With Thanksgiving approaching, the countdown to another American tradition has begun – Black Friday. Amid the pandemic, holiday shopping plans are looking different this year, and Americans are prioritizing their health and safety over deals and savings.
According to the latest Economist/YouGov Poll, most voters (77%) do not plan on participating in any in-store shopping on Black Friday, while 14% say they have yet to make up their mind.
While 30-to 44-year-olds (16%) and 18-to 29-year-olds (11%) are more likely to say they will be hitting the shops, only 8% of voters between 45 and 64, and just 2% of voters over the age of 65, plan to do so.
The little interest in in-person shopping is in large part related to COVID-19 safety concerns. Half of voters (54%) say they believe it is not safe to go shopping on the Friday after Thanksgiving. Voters in the West (62%) are especially likely to say they believe in-person shopping on Black Friday is not safe.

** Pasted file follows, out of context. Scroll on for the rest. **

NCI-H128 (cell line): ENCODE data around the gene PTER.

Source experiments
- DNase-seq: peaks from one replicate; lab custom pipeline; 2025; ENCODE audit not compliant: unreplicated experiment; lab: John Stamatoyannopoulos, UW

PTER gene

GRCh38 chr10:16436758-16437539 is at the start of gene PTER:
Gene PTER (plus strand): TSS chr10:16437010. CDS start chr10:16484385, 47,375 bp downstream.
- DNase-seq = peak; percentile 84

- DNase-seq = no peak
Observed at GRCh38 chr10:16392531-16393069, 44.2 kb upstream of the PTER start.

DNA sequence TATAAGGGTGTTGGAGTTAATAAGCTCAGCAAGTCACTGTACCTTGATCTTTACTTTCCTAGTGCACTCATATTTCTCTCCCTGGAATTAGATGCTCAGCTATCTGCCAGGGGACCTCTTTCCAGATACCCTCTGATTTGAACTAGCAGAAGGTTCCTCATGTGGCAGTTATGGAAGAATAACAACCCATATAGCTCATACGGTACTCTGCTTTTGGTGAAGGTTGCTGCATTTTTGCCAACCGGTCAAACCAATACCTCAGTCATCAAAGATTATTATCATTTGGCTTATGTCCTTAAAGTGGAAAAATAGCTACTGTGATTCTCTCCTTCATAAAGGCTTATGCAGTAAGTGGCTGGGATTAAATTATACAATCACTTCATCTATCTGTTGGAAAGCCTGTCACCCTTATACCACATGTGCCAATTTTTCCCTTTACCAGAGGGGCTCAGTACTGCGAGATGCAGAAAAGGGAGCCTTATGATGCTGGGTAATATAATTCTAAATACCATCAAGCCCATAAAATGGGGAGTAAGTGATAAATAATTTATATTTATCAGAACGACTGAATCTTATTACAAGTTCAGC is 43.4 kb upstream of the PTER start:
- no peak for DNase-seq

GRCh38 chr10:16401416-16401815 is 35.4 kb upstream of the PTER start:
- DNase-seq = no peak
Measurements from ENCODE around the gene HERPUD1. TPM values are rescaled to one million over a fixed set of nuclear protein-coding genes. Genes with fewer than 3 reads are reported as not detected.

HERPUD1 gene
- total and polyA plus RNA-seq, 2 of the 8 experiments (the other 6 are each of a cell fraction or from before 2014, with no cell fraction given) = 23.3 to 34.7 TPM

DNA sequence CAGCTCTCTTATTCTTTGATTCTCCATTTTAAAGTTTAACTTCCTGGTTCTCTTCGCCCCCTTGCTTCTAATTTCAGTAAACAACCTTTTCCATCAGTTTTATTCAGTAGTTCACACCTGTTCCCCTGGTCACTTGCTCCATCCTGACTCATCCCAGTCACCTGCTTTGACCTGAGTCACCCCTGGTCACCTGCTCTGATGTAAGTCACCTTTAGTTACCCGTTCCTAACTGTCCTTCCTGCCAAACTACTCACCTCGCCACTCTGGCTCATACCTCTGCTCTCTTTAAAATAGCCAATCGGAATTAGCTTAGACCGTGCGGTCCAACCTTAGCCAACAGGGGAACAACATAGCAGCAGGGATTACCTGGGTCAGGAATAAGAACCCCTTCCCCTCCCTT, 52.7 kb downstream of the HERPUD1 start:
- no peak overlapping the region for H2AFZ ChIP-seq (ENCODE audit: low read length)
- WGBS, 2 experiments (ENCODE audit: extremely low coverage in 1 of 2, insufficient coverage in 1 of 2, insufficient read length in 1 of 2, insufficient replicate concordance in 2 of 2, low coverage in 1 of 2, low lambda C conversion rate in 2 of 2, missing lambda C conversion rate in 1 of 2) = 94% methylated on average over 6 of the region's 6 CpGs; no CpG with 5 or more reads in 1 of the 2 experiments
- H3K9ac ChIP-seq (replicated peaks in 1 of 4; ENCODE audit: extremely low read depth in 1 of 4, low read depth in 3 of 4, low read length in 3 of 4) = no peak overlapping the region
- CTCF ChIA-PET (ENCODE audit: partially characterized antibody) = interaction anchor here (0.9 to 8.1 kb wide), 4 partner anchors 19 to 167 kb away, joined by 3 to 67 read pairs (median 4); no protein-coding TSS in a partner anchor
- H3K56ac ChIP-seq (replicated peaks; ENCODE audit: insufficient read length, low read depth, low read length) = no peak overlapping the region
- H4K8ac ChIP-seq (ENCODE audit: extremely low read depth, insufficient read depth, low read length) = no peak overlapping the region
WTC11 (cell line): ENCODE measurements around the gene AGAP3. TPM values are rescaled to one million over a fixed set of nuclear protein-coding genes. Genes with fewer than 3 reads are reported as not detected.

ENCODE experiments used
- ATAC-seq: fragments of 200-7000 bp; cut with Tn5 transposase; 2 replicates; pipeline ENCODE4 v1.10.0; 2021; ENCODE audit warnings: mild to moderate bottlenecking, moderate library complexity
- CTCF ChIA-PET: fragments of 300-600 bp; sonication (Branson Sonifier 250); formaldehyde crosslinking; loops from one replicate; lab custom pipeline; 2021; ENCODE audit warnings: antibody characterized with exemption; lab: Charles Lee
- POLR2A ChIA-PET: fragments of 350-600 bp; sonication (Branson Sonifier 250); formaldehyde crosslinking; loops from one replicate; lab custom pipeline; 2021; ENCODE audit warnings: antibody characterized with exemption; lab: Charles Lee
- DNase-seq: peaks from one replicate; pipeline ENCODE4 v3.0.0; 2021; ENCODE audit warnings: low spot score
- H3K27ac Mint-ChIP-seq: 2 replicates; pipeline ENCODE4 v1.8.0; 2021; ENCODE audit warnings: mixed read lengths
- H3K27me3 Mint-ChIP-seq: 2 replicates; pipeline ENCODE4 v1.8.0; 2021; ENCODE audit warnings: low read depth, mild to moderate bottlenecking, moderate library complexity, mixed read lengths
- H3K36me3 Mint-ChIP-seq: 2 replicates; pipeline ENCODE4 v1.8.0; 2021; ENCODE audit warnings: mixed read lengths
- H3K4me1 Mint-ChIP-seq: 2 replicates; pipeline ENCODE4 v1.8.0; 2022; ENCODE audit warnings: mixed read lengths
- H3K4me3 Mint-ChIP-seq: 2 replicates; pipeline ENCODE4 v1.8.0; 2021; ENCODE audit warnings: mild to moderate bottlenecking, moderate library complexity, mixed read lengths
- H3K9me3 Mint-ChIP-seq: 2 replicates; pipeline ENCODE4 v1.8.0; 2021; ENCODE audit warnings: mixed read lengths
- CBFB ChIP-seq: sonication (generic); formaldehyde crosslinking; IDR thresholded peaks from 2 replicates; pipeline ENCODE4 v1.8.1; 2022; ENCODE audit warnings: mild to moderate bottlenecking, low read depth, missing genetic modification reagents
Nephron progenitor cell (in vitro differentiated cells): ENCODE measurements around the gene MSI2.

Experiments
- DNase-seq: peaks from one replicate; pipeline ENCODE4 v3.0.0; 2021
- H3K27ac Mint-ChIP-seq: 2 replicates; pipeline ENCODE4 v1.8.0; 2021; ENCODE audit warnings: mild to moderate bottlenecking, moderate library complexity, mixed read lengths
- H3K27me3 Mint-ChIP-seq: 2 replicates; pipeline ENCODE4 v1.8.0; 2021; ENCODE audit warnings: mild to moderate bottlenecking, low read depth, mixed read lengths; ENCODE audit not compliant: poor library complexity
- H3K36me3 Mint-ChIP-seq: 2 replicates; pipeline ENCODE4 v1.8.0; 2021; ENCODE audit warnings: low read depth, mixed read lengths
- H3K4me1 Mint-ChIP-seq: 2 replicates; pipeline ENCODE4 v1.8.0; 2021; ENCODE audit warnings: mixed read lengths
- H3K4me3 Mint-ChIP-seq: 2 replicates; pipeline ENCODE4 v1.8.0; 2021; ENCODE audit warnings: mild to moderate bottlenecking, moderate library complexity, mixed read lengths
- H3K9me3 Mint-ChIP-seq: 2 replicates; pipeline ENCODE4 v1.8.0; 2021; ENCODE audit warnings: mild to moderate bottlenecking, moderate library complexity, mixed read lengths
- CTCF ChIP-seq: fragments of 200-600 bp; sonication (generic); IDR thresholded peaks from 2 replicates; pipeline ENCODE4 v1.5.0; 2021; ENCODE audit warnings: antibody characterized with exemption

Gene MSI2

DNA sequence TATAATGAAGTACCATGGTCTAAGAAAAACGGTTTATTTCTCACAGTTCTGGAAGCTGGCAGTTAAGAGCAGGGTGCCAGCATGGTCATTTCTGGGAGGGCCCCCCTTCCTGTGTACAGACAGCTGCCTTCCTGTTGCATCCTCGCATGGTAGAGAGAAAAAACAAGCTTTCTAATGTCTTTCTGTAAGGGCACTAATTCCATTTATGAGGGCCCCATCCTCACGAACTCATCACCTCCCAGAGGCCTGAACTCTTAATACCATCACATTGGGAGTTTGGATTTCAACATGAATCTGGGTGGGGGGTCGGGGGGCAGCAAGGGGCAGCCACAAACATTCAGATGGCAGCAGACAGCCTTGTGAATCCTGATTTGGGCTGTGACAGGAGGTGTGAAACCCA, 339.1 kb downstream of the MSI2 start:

Three in five (63%) voters are likewise concerned that in-person Black Friday shopping could lead to an outbreak of COVID-19. Democrats (88%) are more likely than Independents (55%) and Republicans (42%) to express such fears.
Methodology: The Economist survey was conducted by YouGov using a nationally representative sample of 1,500 registered voters interviewed online between November 15 - 17, 2020. This sample was weighted according to gender, age, race, and education based on the American Community Survey, conducted by the US Bureau of the Census, as well as 2016 Presidential vote, registration status, geographic region, and news interest. Respondents were selected from YouGov’s opt-in panel to be representative of all US citizens. The margin of error is approximately 3.2% for the overall sample.